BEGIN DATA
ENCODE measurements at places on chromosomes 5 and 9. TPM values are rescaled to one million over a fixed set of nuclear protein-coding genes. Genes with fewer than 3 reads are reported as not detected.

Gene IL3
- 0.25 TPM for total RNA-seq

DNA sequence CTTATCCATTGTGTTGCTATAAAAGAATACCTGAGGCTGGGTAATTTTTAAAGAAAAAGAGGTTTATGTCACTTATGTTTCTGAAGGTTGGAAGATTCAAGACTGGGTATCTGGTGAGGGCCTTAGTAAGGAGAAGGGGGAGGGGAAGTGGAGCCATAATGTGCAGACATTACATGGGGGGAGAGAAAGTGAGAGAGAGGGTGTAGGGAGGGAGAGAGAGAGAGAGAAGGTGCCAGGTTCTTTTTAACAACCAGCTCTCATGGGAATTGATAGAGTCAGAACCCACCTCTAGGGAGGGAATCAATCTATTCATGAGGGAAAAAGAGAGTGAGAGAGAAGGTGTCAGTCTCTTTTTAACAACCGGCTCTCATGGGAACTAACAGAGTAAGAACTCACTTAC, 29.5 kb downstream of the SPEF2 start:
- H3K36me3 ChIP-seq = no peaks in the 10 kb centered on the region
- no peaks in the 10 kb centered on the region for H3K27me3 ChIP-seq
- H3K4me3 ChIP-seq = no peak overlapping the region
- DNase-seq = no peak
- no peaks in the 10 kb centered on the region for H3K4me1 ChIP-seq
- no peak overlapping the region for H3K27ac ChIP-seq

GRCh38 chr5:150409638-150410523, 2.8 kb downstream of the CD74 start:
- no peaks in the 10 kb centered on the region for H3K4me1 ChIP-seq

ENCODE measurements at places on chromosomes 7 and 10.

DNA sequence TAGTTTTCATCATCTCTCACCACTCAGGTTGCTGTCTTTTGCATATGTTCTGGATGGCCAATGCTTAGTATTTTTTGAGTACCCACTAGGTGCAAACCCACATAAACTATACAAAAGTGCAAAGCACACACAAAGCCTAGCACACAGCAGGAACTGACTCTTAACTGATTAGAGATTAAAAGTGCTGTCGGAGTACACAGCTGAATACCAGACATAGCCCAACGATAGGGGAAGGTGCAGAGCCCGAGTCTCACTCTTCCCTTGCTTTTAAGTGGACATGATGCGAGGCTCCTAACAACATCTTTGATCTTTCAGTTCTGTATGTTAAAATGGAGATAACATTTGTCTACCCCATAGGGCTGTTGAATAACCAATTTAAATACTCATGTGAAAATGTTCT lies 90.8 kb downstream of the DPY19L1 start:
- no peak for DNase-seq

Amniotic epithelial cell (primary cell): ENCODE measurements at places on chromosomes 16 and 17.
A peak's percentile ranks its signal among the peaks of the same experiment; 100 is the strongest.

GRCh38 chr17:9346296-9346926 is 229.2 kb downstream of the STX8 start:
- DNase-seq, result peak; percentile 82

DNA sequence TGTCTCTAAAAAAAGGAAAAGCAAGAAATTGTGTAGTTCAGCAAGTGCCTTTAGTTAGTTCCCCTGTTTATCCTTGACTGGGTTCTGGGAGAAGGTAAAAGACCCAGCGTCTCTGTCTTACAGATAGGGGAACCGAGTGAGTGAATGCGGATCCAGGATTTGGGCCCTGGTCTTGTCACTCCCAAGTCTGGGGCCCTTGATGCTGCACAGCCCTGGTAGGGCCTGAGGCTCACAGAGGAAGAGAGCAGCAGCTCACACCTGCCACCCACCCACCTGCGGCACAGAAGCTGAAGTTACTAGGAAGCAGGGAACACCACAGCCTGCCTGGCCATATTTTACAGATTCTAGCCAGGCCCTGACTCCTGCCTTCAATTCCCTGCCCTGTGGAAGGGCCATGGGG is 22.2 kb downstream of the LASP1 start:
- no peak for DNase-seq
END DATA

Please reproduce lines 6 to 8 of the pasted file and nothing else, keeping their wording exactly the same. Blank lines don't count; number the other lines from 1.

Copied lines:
- no peaks in the 10 kb centered on the region for H3K27me3 ChIP-seq
- H3K4me3 ChIP-seq = no peak overlapping the region
- DNase-seq = no peak